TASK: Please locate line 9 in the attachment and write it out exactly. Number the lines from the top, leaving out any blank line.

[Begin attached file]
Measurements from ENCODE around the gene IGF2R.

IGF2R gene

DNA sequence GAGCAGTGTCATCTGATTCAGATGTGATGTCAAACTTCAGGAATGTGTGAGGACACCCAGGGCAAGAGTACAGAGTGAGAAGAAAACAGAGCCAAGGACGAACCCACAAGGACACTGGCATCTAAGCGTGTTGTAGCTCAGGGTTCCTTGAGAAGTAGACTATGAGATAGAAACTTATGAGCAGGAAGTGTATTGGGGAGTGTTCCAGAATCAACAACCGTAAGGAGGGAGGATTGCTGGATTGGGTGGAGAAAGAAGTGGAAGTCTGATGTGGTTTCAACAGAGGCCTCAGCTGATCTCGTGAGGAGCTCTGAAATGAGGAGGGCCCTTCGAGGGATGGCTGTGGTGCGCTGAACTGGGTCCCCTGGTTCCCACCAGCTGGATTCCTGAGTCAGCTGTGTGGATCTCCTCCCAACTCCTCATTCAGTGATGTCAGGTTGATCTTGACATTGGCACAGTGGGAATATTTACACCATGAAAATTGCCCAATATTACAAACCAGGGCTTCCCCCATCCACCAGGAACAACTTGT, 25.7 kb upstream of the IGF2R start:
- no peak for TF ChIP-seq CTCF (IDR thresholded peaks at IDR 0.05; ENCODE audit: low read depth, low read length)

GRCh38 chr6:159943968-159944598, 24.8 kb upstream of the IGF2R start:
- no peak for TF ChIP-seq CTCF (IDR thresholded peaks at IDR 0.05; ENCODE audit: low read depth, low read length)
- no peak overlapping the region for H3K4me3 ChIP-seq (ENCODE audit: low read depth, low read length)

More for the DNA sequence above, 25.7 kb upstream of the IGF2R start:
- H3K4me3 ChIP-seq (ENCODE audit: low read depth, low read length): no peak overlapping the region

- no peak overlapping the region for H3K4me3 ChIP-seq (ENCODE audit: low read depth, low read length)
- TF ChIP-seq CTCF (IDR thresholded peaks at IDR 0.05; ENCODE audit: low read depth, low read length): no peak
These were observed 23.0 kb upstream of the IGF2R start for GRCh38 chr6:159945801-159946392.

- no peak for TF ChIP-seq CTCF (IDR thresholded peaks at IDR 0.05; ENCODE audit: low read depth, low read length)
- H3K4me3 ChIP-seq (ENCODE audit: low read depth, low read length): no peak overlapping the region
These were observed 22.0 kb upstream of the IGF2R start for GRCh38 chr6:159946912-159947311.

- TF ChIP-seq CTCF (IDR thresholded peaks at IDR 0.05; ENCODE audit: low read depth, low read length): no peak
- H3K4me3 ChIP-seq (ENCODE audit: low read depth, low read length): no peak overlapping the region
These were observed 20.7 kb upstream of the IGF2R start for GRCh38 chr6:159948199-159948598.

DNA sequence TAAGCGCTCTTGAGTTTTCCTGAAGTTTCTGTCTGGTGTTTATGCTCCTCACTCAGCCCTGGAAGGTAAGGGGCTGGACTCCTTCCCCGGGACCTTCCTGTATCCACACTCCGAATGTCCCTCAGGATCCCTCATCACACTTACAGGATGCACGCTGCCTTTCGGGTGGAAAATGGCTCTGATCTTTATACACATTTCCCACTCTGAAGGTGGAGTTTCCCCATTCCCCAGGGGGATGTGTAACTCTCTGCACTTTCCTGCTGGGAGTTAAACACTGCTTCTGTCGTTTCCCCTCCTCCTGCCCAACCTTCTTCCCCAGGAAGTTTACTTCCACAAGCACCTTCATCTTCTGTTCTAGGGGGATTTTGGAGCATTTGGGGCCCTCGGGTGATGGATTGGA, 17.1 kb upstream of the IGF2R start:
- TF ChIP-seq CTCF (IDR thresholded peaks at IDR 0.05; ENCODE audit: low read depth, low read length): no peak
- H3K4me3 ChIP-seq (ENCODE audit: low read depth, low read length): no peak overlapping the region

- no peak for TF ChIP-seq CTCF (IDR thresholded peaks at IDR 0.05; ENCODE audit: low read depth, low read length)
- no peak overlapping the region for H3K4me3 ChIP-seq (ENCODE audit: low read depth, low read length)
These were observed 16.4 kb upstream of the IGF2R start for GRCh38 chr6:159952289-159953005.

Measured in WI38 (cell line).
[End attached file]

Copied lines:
- H3K4me3 ChIP-seq (ENCODE audit: low read depth, low read length): no peak overlapping the region